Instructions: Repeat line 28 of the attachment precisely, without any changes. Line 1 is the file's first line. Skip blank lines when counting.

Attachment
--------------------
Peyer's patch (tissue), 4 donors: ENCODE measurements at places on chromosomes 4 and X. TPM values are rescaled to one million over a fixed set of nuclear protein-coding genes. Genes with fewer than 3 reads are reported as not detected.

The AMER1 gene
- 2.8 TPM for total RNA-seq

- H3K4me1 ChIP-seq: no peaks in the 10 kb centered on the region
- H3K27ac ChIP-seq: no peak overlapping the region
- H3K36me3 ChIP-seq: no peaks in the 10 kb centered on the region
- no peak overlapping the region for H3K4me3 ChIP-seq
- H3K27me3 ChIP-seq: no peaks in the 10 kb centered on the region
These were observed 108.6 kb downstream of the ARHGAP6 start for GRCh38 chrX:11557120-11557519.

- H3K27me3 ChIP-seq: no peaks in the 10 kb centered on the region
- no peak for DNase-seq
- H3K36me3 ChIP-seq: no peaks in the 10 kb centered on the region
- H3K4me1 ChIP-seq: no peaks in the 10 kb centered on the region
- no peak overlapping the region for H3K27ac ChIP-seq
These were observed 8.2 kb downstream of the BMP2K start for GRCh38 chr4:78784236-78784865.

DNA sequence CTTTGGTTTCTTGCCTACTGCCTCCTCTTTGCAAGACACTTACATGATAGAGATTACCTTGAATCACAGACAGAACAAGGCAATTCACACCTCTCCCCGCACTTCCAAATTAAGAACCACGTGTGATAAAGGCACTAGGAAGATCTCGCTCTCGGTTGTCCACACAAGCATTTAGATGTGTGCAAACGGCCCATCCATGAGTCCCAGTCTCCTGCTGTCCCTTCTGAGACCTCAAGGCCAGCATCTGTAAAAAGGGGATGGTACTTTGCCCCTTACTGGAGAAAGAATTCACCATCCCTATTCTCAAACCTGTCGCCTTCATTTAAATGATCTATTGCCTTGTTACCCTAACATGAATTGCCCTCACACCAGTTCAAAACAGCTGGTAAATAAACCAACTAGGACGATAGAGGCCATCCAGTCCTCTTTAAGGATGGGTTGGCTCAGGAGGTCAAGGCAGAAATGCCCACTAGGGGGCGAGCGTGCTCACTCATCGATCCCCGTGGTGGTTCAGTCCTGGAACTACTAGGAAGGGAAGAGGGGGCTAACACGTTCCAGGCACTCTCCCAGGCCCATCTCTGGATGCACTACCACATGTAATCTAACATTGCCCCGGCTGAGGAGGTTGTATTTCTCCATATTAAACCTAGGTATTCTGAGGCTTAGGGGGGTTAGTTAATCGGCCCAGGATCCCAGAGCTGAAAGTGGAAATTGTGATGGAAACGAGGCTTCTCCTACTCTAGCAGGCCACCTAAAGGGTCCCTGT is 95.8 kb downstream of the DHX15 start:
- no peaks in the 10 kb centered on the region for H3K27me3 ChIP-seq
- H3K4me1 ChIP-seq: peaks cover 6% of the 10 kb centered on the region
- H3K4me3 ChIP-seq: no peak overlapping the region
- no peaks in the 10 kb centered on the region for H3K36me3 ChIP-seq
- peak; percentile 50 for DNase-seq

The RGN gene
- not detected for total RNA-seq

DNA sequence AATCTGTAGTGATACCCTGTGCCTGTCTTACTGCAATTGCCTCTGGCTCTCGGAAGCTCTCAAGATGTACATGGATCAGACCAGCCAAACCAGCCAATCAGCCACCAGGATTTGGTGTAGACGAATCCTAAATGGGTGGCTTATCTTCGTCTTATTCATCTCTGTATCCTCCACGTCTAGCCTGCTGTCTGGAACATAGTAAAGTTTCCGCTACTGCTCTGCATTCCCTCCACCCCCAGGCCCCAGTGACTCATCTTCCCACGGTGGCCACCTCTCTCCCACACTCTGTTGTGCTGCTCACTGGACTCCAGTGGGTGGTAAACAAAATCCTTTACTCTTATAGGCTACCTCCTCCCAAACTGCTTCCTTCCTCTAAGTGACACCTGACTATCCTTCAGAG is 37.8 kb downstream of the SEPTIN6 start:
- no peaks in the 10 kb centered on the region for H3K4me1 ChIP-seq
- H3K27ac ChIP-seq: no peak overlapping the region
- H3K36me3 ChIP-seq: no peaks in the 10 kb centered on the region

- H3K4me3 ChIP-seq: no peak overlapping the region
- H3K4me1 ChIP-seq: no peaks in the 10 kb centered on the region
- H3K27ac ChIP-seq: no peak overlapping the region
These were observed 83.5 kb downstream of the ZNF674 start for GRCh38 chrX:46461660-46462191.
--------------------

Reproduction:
- H3K4me3 ChIP-seq: no peak overlapping the region